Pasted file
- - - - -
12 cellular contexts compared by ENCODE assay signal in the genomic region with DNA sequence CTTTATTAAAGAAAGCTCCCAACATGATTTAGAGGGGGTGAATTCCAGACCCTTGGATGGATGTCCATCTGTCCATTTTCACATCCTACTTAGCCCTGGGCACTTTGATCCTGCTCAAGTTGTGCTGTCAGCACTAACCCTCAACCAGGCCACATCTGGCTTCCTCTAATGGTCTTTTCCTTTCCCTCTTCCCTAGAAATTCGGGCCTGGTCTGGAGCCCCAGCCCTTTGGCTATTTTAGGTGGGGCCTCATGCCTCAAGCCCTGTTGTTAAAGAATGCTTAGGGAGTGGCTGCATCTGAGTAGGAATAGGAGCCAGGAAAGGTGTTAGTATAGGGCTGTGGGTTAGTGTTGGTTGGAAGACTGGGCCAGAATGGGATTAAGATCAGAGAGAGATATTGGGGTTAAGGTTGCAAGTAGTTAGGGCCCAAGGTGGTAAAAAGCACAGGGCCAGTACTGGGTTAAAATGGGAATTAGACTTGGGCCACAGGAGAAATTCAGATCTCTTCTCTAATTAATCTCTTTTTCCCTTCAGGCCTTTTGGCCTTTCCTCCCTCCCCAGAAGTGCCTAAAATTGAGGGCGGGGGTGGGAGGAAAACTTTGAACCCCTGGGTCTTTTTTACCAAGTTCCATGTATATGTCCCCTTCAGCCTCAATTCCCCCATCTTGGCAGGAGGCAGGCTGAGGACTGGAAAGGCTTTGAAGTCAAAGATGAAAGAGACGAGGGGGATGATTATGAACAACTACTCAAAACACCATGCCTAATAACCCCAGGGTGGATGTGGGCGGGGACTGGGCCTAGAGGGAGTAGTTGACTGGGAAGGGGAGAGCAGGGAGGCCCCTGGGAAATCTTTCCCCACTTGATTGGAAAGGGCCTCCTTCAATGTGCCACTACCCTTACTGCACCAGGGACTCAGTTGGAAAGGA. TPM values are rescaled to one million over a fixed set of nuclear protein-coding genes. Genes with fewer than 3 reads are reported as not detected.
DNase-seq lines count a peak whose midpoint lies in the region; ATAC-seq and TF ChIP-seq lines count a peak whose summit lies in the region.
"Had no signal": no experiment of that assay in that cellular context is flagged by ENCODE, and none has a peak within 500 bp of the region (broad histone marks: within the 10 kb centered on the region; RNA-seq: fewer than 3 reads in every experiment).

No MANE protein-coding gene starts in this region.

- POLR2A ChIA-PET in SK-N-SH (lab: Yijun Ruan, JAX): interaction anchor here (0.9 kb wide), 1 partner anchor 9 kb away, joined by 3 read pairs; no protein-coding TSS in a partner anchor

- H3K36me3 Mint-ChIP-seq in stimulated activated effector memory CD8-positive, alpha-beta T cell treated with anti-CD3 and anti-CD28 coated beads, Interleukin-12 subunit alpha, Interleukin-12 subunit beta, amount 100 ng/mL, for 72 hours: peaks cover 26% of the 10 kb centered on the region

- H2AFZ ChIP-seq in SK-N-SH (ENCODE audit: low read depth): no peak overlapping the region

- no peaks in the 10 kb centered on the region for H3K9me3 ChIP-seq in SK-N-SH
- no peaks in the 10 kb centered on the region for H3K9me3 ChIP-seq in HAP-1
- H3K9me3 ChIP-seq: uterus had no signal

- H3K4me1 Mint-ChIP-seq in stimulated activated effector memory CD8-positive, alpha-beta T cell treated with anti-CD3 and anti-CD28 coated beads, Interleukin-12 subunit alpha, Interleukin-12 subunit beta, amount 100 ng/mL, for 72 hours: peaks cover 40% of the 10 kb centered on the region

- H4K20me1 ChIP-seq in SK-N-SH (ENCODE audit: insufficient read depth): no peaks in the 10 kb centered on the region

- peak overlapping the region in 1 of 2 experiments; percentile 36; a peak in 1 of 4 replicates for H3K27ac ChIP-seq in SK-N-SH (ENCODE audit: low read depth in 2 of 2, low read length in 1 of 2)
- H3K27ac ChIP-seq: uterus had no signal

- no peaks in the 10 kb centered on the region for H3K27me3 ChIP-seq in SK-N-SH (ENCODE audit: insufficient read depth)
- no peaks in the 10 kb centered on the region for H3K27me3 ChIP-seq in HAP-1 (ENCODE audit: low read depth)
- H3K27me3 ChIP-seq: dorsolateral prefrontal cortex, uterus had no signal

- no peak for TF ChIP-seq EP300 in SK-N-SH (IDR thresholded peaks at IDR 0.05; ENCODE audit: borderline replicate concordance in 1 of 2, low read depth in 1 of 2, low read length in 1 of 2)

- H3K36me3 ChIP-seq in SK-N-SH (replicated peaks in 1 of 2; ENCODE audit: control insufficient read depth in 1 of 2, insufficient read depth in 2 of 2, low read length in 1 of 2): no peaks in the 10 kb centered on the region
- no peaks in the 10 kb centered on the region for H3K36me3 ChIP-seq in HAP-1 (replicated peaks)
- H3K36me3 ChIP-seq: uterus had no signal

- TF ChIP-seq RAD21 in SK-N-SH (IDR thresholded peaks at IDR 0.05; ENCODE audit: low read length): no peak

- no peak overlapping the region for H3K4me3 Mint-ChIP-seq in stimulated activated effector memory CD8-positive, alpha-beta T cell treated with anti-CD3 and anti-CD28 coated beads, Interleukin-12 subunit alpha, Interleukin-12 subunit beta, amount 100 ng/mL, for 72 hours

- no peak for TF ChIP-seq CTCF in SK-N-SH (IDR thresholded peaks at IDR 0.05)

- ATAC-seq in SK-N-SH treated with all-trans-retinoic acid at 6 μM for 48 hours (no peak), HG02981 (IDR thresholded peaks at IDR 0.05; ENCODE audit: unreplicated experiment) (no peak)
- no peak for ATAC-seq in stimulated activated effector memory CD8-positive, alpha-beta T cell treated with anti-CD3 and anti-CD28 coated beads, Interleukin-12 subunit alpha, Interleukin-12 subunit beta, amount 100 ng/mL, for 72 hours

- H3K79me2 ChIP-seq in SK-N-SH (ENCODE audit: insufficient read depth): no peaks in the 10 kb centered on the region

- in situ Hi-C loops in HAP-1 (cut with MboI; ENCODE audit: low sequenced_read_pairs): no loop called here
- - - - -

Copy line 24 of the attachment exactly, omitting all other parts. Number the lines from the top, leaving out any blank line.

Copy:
- no peak for TF ChIP-seq CTCF in SK-N-SH (IDR thresholded peaks at IDR 0.05)